An evening of ‘magical’ thinking: Scarborough Discourse holds its first Story Circle
Community members came together to discuss how Scarborough is covered by the media, and how we can create new narratives.
As I sit down to write this, I’m struggling to string together words that properly express the gratitude I feel towards the community members who attended Scarborough Discourse’s first-ever Story Circle, as well as the many others who supported our efforts. On a cold Tuesday evening, 16 people took time out of their busy lives to participate in a conversation about how we can not only challenge existing narratives about Scarborough, but also create new ones. For my colleague Anita Li and I, it was both a productive and moving experience.
Story Circles are intimate, informal gatherings where community members participate in facilitated conversations, share stories about their lived experience and brainstorm solutions to issues confronting residents. At our Story Circle, we discussed Scarborough stereotypes perpetuated by existing media and how outlets can better cover this community. As a journalist, it was an opportunity to listen deeply to residents, so I could better understand local issues from your perspectives, and also to earn the trust of a community that you say has been historically misrepresented by media.
Attendees shared their insights into the challenges of trying to report on a place that is as geographically vast as it is diverse, and as a result, doesn’t have one unified voice. We heard that some residents don’t have dedicated local spaces where they can express themselves freely (e.g. members of the LGBTQ community). We heard about how media coverage tends to overlook stories that impact Scarborough residents’ daily lives, which can get lost in broader policy conversations about hot-button political issues (e.g. the Scarborough subway debate). We also heard lots of practical solutions that I’ll try and incorporate into my journalism — from asking local youth for their take on issues to tapping into my existing network of community organizations to reflect diverse viewpoints.
My main takeaway, however, was to continue getting feedback from and checking in with community members. I definitely plan to keep the conversation going, and encourage everyone who participated in Scarborough Discourse’s first Story Circle to keep sharing resources and solutions. One of the attendees, Carol Baker, called it a “magical evening,” and it certainly felt that way to me and Anita. We hope to continue recreating the magic.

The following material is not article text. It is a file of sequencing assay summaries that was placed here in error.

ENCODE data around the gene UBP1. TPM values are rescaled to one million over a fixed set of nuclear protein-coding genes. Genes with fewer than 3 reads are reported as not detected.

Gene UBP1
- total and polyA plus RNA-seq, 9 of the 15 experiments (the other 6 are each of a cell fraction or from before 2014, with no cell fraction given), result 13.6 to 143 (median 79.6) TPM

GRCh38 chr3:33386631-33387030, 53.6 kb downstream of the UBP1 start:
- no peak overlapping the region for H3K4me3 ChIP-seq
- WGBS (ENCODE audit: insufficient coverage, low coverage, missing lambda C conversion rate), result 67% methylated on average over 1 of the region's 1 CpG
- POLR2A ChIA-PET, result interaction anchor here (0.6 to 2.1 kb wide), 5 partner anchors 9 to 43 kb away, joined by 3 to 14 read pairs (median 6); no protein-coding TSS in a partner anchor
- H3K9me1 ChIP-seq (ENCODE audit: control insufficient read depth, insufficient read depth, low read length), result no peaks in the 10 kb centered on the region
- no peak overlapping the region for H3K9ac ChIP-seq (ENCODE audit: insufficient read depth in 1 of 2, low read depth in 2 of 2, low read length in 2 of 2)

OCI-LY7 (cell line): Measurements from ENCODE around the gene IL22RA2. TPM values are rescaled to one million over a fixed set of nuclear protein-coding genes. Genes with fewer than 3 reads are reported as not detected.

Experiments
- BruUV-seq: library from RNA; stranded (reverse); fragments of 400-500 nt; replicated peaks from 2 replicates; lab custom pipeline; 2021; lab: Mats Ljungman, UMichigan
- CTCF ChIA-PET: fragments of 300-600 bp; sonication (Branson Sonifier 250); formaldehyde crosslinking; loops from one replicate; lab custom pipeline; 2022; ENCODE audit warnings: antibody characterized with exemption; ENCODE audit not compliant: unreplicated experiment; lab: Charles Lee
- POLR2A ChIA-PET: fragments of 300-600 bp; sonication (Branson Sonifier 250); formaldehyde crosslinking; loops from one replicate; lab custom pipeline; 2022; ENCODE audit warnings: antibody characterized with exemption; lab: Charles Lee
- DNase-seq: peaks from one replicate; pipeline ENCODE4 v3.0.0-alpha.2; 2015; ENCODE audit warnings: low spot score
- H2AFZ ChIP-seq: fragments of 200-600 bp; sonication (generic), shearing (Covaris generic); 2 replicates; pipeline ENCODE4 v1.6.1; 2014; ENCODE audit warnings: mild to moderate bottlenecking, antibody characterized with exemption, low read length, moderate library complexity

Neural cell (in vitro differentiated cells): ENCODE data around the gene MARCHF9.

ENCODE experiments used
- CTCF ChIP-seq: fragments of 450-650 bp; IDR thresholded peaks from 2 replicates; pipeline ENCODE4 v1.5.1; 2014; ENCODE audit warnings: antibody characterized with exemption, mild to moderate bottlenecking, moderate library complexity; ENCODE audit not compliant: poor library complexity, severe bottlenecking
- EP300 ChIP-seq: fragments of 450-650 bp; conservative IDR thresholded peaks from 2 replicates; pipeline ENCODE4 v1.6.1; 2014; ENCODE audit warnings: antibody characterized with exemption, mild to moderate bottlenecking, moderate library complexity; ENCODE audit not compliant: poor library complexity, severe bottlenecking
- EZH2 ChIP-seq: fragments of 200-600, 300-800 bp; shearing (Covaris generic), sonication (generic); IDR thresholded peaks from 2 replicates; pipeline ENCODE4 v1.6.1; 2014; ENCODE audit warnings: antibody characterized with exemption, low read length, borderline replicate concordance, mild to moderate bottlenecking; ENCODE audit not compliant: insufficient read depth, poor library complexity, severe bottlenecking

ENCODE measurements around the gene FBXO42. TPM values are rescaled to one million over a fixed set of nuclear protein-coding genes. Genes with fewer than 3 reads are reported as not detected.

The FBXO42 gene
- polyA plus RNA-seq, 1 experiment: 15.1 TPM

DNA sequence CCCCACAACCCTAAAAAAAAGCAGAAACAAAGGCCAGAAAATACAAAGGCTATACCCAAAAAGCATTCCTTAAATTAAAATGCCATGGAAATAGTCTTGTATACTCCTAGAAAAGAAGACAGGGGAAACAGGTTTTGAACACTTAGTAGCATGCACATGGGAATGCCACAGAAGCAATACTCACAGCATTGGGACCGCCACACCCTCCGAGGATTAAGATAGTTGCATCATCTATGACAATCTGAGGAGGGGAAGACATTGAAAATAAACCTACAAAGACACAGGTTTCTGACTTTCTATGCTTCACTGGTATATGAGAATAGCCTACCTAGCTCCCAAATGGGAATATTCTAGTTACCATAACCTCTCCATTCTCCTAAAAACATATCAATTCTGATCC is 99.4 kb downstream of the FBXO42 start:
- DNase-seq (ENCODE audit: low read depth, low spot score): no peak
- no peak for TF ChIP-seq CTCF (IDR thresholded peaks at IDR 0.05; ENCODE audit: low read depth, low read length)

As music director and conductor for the Scarborough Philharmonic Orchestra, Ronald Royer is often listening — not just for a false note, but also for ways in which he can collaborate with Scarborough’s many community organizations. Why? Ron believes such collaboration can attract new audiences to SPO concerts and keep the organization relevant. Take, for example, a concert at which the orchestra performed with a steelpan band to commemorate Martin Luther King Jr. This unusual alliance came about because of the SPO’s connection to a young musician who also happened to be a congregant of St. Paul’s L’Amoreaux Anglican Church where there’s a youth outreach program.
“It was certainly one of the more challenging performances we undertook because the steelpan band plays by ear, whereas we follow sheet music,” Ron told me, describing how the orchestra developed a process that helped them perform in sync with the band.
The SPO now supports the youth outreach program. You can catch some of its musical collaborations at the orchestra’s annual holiday concert tomorrow. “You have to see the kids play,” Ron said. “They really make your heart sing.”
Let’s meet up
Dec. 1. The Nutcracker and More! A Family Holiday Concert. Start off the holiday season on a musical note! The Scarborough Philharmonic Orchestra brings together local musical talents, including the Sistema Toronto Youth Choir and the Scarborough Philharmonic Women’s Choir, for their holiday concert. A 6:15 p.m. pre-concert will feature choirs performing with piano, followed by the orchestra’s performance at 7 p.m. The concert’s second half will feature the first act of Tchaikovsky’s The Nutcracker. 7 p.m. at Scarborough Citadel.
Dec. 1 to Dec. 30. December Weekends at the Scarborough Museum. The museum is in full festive swing. Check out holiday decorations and enjoy delicious winter treats, including spice muffins and candy cane hot chocolate. You can also make a Victorian ornament and a traditional pop-up Christmas card. 12 to 4 p.m. at Scarborough Museum.
Dec 3. Scarborough Young Moms Support Group. Motherhood can be a lonely experience for many new moms, so this support group offers space for young mothers between the ages of 15 and 25 to connect, learn parenting skills and develop personal-growth strategies. The get-togethers also feature activities such as cooking, crafts and listening to guest speakers. Free childcare is available. 6:30 to 8 p.m. at Heron Park Baptist Church.
Help me investigate
After tackling the misconception of Scarborough as a cultural desert for my first article, my next story will address how this community is perceived as being rife with crime and grime. Recent news headlines focused on victims of gun violence suggest a resurgence of gang activity in parts of Scarborough. By taking a closer look at available stats on gun violence and academic research about how street gangs operate today, I want to find out whether Scarborough is any more dangerous than other parts of the Greater Toronto Area or other comparable Canadian cities. If you have any suggestions for how I can report on this topic, please email me.